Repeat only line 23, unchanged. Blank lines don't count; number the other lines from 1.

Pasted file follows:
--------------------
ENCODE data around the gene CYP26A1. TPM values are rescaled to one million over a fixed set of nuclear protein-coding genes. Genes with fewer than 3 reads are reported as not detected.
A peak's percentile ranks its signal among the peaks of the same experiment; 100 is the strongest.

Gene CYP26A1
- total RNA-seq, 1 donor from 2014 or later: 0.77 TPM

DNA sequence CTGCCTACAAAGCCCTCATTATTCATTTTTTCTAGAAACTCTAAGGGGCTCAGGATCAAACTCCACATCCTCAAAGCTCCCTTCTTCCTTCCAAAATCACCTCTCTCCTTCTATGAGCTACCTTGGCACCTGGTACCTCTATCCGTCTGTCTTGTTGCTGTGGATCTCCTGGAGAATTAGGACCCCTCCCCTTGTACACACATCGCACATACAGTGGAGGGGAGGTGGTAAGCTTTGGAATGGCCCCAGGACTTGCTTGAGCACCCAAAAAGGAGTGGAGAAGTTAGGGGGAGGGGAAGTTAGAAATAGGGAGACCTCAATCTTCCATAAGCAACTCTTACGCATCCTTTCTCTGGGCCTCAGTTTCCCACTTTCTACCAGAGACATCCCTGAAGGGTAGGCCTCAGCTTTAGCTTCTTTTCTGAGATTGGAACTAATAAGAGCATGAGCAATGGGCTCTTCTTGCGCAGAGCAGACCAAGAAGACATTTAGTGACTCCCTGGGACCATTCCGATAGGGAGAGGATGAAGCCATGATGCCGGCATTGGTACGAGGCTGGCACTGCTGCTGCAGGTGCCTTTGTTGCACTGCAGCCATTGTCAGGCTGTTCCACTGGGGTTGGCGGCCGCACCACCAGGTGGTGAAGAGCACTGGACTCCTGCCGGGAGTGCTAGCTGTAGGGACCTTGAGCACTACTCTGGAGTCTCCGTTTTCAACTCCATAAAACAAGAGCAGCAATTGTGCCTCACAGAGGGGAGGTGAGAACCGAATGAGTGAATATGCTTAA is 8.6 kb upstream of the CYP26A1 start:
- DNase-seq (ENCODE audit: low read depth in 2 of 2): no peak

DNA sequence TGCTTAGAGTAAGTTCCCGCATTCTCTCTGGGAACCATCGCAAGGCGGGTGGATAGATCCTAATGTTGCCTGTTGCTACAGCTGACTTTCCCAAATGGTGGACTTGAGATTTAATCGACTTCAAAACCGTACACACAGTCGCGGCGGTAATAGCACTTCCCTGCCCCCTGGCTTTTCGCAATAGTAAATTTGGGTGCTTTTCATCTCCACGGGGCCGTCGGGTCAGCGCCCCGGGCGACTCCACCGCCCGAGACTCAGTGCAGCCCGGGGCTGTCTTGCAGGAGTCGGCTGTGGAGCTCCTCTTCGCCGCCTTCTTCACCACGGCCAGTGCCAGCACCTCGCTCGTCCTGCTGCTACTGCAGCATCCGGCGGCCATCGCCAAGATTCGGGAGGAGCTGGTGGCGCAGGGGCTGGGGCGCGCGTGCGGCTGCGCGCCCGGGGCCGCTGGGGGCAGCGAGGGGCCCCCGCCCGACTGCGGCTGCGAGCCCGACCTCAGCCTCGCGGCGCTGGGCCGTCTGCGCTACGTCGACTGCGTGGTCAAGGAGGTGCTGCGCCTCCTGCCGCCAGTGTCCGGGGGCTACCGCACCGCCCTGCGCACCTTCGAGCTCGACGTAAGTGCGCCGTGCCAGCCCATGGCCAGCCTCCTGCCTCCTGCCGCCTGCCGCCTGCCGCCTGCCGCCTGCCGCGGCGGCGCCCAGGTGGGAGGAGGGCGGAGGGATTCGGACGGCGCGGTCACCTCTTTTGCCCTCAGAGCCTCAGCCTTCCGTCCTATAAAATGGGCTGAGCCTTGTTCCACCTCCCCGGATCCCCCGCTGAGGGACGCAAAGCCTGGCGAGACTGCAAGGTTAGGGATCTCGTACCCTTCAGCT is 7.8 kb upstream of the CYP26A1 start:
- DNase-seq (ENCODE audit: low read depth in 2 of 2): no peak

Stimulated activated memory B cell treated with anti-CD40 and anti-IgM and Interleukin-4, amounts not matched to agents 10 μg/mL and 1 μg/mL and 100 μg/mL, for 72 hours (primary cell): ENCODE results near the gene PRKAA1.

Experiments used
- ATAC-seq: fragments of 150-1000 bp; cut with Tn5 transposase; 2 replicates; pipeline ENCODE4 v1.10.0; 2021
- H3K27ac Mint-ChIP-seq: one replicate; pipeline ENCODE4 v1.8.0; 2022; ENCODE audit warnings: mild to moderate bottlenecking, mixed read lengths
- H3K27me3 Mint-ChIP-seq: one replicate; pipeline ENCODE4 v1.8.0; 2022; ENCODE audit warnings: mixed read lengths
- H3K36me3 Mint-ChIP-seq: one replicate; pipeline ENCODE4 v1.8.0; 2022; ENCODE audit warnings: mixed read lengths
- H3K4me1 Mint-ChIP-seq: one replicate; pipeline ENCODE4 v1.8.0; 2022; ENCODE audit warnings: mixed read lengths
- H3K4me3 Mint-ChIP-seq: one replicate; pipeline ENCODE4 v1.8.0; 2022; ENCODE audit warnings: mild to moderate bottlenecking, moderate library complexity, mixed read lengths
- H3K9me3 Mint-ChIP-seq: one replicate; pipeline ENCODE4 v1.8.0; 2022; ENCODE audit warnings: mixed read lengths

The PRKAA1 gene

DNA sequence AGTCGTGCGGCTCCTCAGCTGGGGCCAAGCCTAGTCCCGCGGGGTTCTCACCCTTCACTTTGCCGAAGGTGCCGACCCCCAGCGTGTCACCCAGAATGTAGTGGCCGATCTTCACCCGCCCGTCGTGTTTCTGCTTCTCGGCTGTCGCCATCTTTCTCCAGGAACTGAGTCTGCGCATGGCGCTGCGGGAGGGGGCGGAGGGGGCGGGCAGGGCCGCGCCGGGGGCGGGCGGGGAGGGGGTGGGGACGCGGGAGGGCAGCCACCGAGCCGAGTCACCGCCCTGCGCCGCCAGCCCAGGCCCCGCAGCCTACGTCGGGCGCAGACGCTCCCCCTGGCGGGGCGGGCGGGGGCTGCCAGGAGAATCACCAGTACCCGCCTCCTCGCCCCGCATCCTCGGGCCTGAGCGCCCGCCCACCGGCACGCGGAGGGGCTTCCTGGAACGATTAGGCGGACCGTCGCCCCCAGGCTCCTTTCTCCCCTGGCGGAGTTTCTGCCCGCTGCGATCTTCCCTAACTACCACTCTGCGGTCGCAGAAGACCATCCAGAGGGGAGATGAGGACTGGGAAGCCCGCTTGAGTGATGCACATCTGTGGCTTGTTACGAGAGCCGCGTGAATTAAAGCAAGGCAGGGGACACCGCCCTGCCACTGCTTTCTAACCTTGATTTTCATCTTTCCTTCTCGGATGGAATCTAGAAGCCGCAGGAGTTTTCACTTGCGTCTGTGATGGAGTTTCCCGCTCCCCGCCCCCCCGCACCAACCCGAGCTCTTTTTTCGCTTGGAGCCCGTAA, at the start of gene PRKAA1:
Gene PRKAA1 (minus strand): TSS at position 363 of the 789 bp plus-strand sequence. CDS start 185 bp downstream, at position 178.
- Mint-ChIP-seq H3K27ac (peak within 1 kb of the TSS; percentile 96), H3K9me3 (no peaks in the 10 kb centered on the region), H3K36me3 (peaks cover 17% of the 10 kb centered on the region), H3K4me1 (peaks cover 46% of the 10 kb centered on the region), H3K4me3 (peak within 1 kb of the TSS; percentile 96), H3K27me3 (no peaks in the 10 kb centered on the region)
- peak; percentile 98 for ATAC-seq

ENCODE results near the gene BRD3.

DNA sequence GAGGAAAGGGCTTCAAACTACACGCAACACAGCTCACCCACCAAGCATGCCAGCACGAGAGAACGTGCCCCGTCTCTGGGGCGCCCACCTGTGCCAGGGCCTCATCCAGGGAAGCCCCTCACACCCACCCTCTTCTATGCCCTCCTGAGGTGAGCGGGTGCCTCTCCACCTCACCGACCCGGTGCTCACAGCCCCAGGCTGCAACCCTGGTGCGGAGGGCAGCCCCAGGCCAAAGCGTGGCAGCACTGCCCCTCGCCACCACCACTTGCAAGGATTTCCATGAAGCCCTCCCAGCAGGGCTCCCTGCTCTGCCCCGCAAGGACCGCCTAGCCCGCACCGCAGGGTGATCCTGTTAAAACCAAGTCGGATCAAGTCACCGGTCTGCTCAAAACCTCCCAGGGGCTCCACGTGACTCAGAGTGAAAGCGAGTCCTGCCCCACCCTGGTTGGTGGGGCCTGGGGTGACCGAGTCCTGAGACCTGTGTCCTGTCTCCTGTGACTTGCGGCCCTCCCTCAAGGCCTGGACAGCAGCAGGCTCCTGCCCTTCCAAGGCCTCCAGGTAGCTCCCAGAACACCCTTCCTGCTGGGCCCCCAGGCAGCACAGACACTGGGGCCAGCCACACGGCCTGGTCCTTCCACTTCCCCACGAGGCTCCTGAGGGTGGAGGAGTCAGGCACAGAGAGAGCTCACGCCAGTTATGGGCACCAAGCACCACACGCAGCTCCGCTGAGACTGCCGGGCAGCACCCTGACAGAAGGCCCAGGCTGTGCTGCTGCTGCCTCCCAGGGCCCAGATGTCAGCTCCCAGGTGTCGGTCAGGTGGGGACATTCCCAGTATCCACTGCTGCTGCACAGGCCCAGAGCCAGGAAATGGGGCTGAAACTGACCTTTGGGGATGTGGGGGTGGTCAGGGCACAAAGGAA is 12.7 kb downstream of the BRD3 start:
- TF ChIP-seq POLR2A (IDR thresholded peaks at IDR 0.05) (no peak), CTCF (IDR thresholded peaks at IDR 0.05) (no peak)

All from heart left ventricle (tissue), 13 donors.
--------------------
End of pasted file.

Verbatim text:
ENCODE results near the gene BRD3.